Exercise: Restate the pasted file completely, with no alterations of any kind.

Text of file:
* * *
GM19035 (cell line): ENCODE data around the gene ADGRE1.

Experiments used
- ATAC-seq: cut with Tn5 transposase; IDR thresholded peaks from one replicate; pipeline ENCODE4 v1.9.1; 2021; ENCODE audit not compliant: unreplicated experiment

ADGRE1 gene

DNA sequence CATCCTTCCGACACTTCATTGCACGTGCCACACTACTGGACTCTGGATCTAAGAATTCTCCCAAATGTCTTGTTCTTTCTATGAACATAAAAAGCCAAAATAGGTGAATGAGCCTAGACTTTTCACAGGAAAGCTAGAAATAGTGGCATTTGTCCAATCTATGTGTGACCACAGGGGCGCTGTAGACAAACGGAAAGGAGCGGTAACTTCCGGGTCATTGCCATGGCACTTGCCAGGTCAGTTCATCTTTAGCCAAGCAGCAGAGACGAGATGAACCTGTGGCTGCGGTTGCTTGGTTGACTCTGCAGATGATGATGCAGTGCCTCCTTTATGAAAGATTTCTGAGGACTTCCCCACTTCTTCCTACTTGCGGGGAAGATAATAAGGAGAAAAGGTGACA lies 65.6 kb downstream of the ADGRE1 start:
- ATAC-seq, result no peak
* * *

GM19035 (cell line): ENCODE data around the gene ADGRE1.

Experiments used
- ATAC-seq: cut with Tn5 transposase; IDR thresholded peaks from one replicate; pipeline ENCODE4 v1.9.1; 2021; ENCODE audit not compliant: unreplicated experiment

ADGRE1 gene

DNA sequence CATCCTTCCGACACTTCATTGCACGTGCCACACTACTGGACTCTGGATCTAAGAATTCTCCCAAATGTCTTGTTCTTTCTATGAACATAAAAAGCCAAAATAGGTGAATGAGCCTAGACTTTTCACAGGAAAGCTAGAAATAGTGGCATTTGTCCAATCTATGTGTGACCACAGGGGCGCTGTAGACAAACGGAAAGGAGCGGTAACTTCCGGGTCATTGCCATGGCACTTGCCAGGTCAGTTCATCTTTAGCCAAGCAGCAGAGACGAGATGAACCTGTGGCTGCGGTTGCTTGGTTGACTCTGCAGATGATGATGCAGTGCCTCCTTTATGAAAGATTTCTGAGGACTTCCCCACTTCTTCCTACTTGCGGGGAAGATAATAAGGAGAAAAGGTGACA lies 65.6 kb downstream of the ADGRE1 start:
- ATAC-seq, result no peak